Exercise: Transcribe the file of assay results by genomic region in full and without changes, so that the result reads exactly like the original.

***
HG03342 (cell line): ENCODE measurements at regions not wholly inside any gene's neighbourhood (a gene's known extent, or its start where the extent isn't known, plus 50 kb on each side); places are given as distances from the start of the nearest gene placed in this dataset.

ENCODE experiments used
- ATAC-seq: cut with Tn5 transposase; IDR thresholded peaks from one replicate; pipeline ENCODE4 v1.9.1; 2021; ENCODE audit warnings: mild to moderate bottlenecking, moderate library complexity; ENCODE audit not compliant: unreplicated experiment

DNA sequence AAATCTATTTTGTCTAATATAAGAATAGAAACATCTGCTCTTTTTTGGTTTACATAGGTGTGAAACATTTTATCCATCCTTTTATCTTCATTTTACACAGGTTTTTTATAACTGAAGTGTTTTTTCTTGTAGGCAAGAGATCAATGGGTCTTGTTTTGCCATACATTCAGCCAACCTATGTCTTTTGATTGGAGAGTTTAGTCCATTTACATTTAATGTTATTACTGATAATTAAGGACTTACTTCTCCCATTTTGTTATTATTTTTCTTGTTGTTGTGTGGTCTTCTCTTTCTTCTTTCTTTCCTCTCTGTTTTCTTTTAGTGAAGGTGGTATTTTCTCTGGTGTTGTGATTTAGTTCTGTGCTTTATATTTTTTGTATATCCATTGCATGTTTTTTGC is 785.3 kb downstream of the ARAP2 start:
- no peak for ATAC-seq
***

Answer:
HG03342 (cell line): ENCODE measurements at regions not wholly inside any gene's neighbourhood (a gene's known extent, or its start where the extent isn't known, plus 50 kb on each side); places are given as distances from the start of the nearest gene placed in this dataset.

ENCODE experiments used
- ATAC-seq: cut with Tn5 transposase; IDR thresholded peaks from one replicate; pipeline ENCODE4 v1.9.1; 2021; ENCODE audit warnings: mild to moderate bottlenecking, moderate library complexity; ENCODE audit not compliant: unreplicated experiment

DNA sequence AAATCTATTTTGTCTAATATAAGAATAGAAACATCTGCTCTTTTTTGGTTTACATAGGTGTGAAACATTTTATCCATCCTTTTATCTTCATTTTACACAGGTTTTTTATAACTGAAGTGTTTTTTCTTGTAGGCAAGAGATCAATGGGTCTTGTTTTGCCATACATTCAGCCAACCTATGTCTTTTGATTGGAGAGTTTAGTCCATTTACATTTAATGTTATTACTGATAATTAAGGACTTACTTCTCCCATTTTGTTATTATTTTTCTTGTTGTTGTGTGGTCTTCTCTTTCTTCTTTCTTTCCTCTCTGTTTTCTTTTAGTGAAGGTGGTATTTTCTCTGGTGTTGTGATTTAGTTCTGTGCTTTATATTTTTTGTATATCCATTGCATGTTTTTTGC is 785.3 kb downstream of the ARAP2 start:
- no peak for ATAC-seq